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LETTER: Stan Marshall and the boondoggle: too little, too late

Nalcor Energy CEO and president Stan Marshall at the Muskrat Falls Inquiry in St. John’s on Tuesday.
Nalcor Energy CEO and president Stan Marshall at the Muskrat Falls Inquiry in St. John’s. - File photo

I am writing with respect to statements made by Nalcor CEO Stan Marshall and Newfoundland Power CEO Peter Alteen.
In 2016, Marshall acknowledged that the Muskrat Falls project was a boondoggle.

On July 4, 2019, he said that “A Nalcor populated with utility experts would never have approved Muskrat."

In recent testimony to the Muskrat Falls Inquiry, Alteen raised concerns regarding reliability with the closing of the Holyrood Generating Station and the implication of a break on the Labrador Island Link for the provincial economy.

Marshall has also stated that as a consequence of reliability concerns, it will be necessary to keep the Holyrood Generating Station open for a few years.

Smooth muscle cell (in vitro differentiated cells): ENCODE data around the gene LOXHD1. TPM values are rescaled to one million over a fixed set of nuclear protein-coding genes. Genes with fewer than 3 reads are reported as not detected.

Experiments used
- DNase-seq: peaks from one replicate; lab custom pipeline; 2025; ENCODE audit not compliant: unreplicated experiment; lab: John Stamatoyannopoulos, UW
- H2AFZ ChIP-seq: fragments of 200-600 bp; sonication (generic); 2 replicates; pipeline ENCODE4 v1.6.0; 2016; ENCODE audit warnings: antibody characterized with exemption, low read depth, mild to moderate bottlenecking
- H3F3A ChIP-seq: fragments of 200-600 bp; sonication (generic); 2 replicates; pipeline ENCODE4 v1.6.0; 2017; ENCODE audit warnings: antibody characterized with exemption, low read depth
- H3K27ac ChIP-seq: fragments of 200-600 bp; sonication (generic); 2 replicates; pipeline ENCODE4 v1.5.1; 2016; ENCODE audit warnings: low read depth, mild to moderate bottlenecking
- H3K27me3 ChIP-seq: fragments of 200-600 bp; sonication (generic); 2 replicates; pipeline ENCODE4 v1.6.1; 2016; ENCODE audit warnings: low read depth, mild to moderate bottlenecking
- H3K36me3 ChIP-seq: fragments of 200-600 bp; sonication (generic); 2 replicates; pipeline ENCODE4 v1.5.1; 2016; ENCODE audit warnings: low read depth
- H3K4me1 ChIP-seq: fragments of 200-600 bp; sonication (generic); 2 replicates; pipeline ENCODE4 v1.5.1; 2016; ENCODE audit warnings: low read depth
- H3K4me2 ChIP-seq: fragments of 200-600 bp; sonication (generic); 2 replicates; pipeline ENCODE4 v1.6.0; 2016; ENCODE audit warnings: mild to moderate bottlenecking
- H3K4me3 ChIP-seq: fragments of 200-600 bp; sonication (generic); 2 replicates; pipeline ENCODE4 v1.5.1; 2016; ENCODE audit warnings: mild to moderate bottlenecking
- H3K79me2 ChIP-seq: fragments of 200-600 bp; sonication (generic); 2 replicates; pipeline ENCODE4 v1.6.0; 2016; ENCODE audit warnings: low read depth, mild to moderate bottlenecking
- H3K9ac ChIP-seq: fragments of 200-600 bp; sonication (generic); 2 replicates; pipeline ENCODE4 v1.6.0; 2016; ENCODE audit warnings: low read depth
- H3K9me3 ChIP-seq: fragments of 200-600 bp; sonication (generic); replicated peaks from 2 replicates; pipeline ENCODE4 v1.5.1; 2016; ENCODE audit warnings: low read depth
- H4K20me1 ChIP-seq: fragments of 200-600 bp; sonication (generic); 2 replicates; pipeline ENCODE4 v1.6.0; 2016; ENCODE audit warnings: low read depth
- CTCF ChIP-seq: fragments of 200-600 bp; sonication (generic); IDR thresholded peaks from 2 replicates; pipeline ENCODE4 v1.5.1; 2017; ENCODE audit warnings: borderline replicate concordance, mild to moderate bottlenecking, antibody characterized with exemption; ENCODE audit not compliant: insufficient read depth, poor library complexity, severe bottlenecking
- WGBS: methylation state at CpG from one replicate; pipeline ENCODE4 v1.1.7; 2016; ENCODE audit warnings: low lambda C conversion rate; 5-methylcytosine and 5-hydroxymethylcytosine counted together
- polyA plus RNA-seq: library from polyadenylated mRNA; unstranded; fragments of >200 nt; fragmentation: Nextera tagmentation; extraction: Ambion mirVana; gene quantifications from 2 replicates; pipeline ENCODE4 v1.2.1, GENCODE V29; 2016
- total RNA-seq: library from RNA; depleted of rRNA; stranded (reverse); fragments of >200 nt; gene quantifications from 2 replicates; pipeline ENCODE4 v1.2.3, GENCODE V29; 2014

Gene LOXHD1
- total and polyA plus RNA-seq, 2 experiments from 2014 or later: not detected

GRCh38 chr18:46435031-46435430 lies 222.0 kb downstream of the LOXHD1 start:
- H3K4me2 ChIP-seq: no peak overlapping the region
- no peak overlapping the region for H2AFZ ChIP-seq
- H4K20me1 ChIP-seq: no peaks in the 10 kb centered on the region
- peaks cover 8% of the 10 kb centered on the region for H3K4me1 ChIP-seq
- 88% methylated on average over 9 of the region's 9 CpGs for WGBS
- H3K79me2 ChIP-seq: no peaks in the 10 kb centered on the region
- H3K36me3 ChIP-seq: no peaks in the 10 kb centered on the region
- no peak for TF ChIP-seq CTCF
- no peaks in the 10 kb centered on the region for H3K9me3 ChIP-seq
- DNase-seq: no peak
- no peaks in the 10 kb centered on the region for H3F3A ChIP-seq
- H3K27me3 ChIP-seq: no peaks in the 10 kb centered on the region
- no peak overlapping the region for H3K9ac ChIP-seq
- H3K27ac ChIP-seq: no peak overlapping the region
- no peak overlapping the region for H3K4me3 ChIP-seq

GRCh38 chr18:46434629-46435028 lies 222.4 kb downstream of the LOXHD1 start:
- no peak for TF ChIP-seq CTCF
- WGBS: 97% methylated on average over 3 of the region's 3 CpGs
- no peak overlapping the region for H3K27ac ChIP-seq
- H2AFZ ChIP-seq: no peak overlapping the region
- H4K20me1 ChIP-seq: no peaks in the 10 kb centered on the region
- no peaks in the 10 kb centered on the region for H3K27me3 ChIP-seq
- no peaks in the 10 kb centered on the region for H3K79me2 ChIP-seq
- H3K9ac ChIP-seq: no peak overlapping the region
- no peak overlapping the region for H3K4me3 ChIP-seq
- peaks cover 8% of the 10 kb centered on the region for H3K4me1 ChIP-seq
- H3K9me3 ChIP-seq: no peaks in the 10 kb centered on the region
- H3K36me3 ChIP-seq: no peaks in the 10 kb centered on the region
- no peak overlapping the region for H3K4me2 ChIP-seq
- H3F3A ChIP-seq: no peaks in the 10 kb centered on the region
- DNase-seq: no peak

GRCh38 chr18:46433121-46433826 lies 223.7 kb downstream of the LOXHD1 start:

Nobody with any knowledge of public utility economics or reliability concerns should be surprised with these statements.

When the project was sanctioned in 2012, these matters were well known.

They were certainly known to Fortis and subsidiary Newfoundland Power.

These companies do not suffer from a “lack of utility experts.” On the contrary, Fortis is one of North America’s most profitable energy companies. It has been so for some 40 years.

If Marshall had “boondoggled” Muskrat Falls and Alteen had raised the reliability issue in 2011/12, the project may well have been stopped.

Certainly, it would have provoked an honest debate on the issue and enabled the Public Utilities Board to conclude a proper review of the project. A $14-billion boondoggle would have been avoided.

Why were they silent? Certainly their customers’ interests were not being served.

That is one side. Here is another.

Why did not one member of the House of Assembly from any of the parties, one civil servant or any party with an interest ask Fortis/Newfoundland Power for an opinion on the merits of the project when it was first announced in 2011, approved in 2012?

Astounding negligence by all MHAs in all parties.

Astounding that the media has refused to comment on this, at best, irresponsible negligence.

I note in closing that a Holyrood Generating Station or equivalent (some 400-600 megawatts) of reliable backup power will be required as a permanent feature of our electrical system. That was all that was required in 2011/12. It will be required after 2021.

Marshall and Alteen should explain their earlier silence.

Andy Wells,
St. John’s


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